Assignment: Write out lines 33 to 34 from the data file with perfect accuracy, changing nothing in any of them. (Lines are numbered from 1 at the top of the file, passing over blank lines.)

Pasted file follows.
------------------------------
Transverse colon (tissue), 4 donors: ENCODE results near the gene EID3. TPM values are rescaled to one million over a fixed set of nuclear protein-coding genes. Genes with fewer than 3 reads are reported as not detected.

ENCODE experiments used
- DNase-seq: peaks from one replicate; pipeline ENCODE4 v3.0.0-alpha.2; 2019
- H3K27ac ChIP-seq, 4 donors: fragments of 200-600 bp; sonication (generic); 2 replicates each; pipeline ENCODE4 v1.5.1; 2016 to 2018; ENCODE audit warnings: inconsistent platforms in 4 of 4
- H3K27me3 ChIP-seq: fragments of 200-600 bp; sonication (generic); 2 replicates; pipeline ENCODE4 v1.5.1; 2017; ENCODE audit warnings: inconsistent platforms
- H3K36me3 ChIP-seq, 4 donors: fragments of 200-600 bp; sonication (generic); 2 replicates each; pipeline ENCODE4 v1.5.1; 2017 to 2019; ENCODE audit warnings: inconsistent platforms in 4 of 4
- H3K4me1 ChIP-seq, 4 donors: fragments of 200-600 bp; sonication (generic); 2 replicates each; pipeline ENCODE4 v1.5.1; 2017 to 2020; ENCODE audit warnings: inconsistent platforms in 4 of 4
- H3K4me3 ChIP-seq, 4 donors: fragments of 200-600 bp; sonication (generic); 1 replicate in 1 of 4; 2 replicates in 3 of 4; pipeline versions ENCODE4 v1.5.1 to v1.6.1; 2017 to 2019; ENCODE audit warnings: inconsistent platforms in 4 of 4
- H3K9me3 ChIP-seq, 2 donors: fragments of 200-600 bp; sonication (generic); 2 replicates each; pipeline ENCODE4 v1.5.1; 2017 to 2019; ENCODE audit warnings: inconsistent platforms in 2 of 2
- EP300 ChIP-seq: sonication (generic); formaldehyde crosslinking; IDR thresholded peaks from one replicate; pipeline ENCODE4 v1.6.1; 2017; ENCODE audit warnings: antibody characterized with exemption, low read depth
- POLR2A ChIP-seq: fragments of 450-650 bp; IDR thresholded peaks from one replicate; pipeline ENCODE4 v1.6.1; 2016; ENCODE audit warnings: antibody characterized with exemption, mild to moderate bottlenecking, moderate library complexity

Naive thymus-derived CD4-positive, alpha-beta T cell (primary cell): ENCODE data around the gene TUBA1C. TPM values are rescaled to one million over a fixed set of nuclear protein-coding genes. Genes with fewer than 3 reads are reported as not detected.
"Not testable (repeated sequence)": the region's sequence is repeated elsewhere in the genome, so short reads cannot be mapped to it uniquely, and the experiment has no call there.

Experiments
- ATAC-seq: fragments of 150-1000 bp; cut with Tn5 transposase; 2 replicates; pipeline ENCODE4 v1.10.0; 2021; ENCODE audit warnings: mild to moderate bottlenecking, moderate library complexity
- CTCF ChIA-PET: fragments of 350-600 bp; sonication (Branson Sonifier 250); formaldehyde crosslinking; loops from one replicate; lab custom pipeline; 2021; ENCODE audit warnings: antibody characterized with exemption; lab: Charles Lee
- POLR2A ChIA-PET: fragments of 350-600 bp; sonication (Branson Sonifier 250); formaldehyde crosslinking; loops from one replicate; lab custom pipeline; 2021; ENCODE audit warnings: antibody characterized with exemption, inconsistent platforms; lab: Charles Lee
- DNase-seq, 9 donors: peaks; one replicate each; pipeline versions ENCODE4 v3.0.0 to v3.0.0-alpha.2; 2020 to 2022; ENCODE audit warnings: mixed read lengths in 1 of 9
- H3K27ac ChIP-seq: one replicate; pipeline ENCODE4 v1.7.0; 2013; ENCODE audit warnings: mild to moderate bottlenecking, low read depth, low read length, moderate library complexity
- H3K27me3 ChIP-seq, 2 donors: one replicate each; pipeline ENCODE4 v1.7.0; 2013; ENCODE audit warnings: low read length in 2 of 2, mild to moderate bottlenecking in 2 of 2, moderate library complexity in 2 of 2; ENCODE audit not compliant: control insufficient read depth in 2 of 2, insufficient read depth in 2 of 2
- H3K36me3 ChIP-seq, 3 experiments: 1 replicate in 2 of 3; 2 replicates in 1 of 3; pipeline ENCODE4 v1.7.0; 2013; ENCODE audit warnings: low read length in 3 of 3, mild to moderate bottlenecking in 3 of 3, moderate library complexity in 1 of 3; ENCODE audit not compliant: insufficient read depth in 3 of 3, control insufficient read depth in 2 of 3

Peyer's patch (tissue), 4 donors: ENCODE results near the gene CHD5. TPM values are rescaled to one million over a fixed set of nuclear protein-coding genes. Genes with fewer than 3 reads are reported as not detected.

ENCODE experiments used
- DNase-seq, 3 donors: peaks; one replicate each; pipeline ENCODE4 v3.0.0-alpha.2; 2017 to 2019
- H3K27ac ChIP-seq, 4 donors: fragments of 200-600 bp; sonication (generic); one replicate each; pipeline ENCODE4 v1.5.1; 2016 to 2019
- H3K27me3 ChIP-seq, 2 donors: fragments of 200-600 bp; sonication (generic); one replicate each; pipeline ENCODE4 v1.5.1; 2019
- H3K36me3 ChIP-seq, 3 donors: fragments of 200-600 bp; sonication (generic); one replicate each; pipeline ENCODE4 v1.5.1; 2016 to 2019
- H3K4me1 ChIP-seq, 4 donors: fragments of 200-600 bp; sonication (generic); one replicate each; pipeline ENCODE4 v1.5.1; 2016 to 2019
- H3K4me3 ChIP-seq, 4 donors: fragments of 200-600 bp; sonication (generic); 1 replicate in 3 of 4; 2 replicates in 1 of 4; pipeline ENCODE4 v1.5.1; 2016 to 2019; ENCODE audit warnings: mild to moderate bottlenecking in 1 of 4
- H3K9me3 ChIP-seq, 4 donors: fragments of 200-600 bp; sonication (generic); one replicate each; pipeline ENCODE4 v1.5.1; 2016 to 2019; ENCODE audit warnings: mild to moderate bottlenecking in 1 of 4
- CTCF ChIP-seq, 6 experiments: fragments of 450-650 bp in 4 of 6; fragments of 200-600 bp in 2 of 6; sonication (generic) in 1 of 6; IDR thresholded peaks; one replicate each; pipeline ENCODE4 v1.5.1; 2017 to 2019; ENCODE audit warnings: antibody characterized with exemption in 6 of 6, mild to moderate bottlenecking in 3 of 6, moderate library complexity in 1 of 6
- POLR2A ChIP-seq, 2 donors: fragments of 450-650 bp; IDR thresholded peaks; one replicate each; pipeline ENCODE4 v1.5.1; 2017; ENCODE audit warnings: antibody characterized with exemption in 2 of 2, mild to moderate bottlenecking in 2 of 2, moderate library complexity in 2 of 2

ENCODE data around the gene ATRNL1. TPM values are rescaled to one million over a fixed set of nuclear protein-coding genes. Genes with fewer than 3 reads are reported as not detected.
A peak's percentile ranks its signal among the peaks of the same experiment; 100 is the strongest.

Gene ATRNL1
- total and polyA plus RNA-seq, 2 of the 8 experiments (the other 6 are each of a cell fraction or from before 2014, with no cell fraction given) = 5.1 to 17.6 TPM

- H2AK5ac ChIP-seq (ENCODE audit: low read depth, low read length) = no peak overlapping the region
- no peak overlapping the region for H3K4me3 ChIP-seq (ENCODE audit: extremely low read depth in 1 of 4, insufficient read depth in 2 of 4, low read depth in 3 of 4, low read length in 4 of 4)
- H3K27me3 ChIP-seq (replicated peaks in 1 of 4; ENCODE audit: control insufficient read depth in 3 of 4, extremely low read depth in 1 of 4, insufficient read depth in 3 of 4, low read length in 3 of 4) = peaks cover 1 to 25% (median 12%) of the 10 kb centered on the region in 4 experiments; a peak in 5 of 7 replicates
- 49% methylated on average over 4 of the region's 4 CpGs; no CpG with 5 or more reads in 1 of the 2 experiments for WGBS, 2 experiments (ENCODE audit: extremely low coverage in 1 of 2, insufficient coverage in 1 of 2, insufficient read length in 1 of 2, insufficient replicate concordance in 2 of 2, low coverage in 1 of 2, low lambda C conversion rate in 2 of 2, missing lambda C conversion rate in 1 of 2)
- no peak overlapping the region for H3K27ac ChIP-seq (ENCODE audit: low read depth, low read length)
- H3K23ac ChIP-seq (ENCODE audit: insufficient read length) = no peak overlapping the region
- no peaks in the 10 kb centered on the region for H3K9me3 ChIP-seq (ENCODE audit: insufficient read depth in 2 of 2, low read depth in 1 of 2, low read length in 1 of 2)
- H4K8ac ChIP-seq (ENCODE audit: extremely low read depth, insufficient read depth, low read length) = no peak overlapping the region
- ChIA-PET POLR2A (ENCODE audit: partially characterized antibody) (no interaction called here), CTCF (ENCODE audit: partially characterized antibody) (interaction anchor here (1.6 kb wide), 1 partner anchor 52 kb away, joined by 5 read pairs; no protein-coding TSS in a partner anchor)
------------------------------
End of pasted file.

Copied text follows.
ENCODE data around the gene ATRNL1. TPM values are rescaled to one million over a fixed set of nuclear protein-coding genes. Genes with fewer than 3 reads are reported as not detected.
A peak's percentile ranks its signal among the peaks of the same experiment; 100 is the strongest.